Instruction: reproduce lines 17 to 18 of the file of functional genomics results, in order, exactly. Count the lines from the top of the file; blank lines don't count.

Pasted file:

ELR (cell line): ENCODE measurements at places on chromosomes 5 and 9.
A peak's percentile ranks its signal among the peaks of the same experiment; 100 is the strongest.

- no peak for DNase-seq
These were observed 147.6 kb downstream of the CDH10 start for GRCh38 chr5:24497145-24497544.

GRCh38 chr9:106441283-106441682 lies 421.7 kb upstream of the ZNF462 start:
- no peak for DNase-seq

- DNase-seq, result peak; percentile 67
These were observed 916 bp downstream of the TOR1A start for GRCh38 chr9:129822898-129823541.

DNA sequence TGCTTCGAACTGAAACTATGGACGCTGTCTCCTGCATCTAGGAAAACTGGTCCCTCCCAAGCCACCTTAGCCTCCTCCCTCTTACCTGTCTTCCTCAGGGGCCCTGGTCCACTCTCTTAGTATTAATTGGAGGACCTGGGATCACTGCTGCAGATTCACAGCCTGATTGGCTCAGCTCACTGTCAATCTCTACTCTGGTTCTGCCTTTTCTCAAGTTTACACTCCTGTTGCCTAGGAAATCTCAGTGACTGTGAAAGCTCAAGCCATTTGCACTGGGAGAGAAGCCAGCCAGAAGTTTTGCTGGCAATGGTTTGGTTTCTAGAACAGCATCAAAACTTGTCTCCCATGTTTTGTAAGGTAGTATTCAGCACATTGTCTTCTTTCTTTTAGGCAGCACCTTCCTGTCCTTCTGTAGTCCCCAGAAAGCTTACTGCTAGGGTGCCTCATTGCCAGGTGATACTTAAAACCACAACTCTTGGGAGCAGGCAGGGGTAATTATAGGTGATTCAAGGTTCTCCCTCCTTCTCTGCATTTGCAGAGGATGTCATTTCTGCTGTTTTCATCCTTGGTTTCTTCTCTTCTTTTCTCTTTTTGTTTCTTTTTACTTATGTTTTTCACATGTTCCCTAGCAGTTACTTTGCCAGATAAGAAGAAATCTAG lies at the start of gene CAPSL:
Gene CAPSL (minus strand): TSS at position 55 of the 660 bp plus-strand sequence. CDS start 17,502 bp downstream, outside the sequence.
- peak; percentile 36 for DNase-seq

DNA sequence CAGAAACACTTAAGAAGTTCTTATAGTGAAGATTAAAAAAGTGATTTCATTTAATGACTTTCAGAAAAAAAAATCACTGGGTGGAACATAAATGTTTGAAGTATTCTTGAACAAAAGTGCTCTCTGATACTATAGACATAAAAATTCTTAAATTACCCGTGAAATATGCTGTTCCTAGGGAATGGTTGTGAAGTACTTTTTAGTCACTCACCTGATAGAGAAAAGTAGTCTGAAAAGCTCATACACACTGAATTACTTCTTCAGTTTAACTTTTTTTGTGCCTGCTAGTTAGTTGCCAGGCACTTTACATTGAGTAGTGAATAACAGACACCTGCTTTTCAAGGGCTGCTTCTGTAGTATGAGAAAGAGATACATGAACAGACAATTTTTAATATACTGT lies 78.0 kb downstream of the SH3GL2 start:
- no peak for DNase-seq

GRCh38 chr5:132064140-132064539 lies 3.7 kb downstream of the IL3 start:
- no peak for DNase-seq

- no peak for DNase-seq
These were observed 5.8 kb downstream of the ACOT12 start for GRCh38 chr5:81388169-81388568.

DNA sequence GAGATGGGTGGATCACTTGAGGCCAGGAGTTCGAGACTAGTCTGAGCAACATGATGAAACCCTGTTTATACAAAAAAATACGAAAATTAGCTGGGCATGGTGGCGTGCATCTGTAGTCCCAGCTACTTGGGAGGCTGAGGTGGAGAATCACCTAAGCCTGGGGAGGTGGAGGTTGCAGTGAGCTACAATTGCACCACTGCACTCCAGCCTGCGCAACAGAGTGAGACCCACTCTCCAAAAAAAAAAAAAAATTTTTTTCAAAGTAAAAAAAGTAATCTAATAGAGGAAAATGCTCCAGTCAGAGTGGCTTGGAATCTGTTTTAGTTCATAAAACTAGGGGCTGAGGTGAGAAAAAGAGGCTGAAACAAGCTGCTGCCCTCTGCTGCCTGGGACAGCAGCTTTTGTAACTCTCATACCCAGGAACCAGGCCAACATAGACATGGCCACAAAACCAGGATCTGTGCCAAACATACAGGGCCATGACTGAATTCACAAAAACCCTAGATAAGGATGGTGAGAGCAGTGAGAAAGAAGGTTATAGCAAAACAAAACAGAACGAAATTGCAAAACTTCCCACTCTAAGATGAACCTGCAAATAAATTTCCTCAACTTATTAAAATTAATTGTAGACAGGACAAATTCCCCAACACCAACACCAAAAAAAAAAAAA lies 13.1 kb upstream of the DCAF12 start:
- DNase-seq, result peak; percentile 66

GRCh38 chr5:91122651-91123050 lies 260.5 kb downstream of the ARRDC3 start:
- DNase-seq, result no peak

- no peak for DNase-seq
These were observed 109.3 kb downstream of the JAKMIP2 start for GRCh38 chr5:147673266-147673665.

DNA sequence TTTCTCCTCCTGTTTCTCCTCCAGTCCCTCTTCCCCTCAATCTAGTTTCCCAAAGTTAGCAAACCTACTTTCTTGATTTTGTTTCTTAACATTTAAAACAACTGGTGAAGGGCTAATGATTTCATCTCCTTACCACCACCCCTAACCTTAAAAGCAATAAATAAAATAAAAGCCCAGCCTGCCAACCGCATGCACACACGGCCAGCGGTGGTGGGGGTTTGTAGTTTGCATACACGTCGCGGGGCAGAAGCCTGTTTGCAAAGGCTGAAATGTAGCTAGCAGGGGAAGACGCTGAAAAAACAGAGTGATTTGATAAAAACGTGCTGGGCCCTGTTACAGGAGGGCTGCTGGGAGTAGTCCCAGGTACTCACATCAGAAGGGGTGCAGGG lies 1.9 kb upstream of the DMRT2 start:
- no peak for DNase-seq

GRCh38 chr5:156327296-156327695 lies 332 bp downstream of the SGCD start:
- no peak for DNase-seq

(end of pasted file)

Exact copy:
These were observed 5.8 kb downstream of the ACOT12 start for GRCh38 chr5:81388169-81388568.

DNA sequence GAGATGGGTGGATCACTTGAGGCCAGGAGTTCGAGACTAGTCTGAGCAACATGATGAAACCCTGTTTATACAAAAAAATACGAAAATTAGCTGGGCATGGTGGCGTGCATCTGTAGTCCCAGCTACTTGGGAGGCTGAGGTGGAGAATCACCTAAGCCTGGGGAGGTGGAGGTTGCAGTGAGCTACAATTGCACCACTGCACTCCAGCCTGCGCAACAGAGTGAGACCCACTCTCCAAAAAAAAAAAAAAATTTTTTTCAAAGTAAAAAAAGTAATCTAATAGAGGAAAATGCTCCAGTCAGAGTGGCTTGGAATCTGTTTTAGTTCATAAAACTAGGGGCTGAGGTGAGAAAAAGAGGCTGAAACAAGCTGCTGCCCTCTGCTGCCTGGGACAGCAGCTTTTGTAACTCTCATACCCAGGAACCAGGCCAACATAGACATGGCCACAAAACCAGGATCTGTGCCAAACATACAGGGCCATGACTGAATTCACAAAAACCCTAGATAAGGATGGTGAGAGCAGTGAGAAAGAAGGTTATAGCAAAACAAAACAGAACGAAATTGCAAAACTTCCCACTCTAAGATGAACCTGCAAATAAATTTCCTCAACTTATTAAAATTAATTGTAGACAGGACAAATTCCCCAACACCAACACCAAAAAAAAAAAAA lies 13.1 kb upstream of the DCAF12 start: